Yes, Virginia, black people can be racist and sometimes are.

Obama condemned the statements that you see all over the cable news shows without disavowing Wright. He should have. Wright's rhetoric can best be described as inflammatory and toxic and that is being kind.

Wright blamed 9/11 on the United States and this nation's actions around the world. He excoriated America's support of Israel as being the root of many of our problems. He glorified Elijah Muhammad and his minions.

Obama tried to put Wright's words in some historical context, but I think that he failed.

He tried to condemn Wright's words without condemning the man who spoke them. That seldom works.

What sealed the deal for me was Wright's screaming screed proclaiming that Obama is somehow better than Hillary Clinton because "She ain't never been called a N***r."

If that isn't racist, I don't know what is.

It is unfortunate that Clinton won't be allowed by party leaders to use the Wright connection to her own benefit, because it would be legitimate for her to do so.

Clinton is ignoring the Wright case, probably because she is not really allowed by the party honchos to use the race card to move against Obama, even if she is right to do it.

You can be sure that John McCain will not ignore Wright should Obama win the nomination.

You will see advertisements with a split-screen showing Obama on the one side talking about everybody getting together and making a change and Wright on the other, saying that 9/11 was America's fault and that this nation should be excoriated throughout the world for its policies.

How about a political ad that shows Wright screaming "God damn America," intertwined with Michelle Obama's statement that she is proud of America for the first time because of her husband's candidacy, intercut with photos of Obama's lapel minus an American Flag. That will all sell in middle America, and perhaps in the blue states as well.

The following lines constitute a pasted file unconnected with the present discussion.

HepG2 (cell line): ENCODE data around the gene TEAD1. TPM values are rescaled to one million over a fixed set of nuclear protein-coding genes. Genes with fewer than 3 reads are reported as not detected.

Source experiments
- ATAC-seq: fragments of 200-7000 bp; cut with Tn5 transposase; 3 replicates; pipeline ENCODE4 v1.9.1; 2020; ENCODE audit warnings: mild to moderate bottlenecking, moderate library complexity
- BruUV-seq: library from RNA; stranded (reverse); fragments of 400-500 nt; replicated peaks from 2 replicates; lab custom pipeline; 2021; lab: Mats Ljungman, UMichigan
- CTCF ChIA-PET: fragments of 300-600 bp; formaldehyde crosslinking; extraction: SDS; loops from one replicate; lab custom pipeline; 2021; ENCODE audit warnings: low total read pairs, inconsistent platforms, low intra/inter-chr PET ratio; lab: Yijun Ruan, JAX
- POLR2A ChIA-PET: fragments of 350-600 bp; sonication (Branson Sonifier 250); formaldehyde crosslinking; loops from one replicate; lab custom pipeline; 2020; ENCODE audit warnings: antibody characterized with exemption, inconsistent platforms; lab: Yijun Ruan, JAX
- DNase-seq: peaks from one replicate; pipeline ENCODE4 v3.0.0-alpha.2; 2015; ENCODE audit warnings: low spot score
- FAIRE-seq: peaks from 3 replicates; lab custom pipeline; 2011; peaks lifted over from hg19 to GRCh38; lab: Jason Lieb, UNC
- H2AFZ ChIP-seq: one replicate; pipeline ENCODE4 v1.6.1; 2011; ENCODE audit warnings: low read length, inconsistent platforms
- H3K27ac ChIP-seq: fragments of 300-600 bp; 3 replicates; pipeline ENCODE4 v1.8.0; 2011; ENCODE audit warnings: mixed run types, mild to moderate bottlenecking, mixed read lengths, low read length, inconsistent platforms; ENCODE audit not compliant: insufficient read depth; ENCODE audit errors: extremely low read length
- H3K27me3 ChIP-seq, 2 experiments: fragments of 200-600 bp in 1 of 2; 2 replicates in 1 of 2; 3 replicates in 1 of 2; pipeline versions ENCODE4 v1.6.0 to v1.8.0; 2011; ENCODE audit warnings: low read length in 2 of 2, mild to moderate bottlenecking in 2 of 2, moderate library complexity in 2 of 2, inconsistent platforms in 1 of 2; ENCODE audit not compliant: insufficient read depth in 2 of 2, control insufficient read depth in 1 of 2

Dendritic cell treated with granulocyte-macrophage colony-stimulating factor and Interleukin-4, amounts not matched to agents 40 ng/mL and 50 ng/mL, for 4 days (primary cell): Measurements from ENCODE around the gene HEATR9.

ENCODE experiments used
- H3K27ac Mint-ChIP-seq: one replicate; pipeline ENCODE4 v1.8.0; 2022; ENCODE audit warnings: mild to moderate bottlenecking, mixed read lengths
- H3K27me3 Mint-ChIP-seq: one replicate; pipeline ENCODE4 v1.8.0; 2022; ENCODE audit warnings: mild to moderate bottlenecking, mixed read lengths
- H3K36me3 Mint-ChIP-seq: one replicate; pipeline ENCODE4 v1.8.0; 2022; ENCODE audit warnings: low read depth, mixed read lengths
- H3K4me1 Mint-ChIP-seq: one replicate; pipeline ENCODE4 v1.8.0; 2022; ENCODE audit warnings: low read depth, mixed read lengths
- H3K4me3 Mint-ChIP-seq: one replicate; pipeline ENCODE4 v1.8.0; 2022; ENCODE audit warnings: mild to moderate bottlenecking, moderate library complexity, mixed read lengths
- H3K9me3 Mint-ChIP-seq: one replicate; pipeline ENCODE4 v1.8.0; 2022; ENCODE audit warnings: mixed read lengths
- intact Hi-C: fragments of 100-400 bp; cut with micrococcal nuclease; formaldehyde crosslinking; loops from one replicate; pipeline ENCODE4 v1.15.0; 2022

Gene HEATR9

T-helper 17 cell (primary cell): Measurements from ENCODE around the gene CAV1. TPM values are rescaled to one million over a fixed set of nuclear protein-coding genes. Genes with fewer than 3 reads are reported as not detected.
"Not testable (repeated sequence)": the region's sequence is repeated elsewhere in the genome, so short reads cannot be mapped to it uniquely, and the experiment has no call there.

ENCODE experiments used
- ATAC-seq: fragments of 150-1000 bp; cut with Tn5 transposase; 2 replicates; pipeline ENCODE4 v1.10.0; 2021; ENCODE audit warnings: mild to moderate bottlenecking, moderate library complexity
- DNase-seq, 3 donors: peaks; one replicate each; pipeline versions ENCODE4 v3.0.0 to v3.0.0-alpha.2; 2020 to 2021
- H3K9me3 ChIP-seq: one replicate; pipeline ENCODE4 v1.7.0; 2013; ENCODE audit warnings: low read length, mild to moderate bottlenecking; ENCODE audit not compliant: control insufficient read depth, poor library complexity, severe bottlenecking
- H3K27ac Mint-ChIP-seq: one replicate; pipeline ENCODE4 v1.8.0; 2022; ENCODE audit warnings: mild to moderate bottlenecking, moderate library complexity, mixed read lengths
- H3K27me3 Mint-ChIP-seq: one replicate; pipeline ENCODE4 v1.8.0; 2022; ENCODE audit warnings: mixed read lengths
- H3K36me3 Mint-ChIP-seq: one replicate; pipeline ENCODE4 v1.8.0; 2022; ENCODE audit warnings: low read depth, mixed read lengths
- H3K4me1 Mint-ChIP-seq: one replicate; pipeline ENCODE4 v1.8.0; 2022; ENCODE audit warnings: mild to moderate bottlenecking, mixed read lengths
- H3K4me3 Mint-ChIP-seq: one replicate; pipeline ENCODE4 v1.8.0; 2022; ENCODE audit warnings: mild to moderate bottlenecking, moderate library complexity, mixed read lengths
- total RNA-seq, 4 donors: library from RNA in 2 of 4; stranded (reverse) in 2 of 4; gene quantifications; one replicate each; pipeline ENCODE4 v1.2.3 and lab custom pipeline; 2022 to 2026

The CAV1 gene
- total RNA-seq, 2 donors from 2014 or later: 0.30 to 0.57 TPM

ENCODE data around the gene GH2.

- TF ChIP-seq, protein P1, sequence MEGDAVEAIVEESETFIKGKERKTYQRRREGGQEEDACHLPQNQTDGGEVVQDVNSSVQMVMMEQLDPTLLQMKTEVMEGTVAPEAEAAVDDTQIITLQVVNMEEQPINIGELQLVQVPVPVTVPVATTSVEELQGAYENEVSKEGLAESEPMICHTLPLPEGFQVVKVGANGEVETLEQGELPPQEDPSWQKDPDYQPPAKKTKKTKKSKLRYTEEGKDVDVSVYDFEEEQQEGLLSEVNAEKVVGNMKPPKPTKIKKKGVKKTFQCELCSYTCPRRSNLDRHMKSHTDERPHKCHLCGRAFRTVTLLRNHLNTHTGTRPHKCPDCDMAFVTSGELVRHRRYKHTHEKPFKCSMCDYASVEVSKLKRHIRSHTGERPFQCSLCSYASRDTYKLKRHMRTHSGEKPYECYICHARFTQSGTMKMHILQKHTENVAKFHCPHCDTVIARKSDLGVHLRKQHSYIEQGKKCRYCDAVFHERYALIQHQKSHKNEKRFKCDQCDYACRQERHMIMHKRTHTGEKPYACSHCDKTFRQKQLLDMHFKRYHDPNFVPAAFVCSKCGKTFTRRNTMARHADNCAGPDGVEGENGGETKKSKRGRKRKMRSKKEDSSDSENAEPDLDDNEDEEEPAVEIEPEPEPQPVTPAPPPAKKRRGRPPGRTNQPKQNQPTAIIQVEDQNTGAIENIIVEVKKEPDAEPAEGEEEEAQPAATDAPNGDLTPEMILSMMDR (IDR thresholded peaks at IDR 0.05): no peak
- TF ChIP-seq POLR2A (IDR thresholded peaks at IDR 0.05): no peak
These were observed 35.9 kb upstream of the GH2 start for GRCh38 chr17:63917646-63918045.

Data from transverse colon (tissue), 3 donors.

That should be interesting.

I am willing to bet my dollars against your donuts that either race or gender will become major issues once the Democratic nomination is decided.

Should Obama win, the issue will be race and his connection to the racist pastor, Jeremiah Wright.

Should Clinton win, the issue will be gender and just how much of a part she played in her husband's administration.

By the way, while we're at it, Clinton's daily logs for her White House days has been released and checked twice by the media.

Many pundits have excoriated her, saying that she did not do enough to earn her contention that she was gaining experience during that time

She didn't help herself by lying about some of her foreign trips, stating that she was "under sniper fire," when, in fact, she was not.

I would like to see Obama's timesheets from the same period. I'll bet what he was doing pales in comparison to what she was doing, whatever it was she was doing.

November is a long way away. Much can happen between now and then.

Always remember, however. This Democratic fight involves race and gender and anybody who says that it doesn't has their head buried in the sand.

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Mr. Schwach,

A fifty-cent word like excorciate loses its punch when it is twice preceded with the misspelling of a former U.S. Vice Presidential candidate's last name. It's Ferraro...with an "o."